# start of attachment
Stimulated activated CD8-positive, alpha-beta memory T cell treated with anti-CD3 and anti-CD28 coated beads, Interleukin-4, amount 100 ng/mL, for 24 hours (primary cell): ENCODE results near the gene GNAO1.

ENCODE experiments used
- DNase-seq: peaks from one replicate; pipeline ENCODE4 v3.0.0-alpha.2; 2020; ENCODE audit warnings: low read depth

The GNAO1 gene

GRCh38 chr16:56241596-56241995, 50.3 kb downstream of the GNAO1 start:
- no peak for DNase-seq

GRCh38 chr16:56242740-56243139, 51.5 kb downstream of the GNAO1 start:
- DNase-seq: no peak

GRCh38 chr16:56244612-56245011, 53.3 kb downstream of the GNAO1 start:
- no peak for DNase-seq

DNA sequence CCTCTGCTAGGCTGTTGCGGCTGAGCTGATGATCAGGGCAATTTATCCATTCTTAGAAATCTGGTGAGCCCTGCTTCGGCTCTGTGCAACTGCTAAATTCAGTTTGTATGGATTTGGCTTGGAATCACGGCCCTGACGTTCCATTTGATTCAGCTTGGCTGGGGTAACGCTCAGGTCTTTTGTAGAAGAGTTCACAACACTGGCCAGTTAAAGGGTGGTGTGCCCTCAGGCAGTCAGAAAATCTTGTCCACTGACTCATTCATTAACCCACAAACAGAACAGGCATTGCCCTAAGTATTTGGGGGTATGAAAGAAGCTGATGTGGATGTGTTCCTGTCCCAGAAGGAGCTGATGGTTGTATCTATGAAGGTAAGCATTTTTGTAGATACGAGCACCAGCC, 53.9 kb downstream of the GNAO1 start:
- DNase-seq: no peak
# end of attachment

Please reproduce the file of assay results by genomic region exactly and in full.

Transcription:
Stimulated activated CD8-positive, alpha-beta memory T cell treated with anti-CD3 and anti-CD28 coated beads, Interleukin-4, amount 100 ng/mL, for 24 hours (primary cell): ENCODE results near the gene GNAO1.

ENCODE experiments used
- DNase-seq: peaks from one replicate; pipeline ENCODE4 v3.0.0-alpha.2; 2020; ENCODE audit warnings: low read depth

The GNAO1 gene

GRCh38 chr16:56241596-56241995, 50.3 kb downstream of the GNAO1 start:
- no peak for DNase-seq

GRCh38 chr16:56242740-56243139, 51.5 kb downstream of the GNAO1 start:
- DNase-seq: no peak

GRCh38 chr16:56244612-56245011, 53.3 kb downstream of the GNAO1 start:
- no peak for DNase-seq

DNA sequence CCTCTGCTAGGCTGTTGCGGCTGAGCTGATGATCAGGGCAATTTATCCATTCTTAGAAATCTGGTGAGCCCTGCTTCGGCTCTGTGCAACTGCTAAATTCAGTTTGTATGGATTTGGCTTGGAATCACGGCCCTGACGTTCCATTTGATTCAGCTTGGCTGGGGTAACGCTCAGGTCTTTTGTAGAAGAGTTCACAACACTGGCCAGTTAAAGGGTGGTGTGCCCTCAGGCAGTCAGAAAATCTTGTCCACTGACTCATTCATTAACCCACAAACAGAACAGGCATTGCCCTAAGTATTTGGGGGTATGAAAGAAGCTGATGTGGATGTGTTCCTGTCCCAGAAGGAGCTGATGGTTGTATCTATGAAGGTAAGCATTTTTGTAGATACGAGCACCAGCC, 53.9 kb downstream of the GNAO1 start:
- DNase-seq: no peak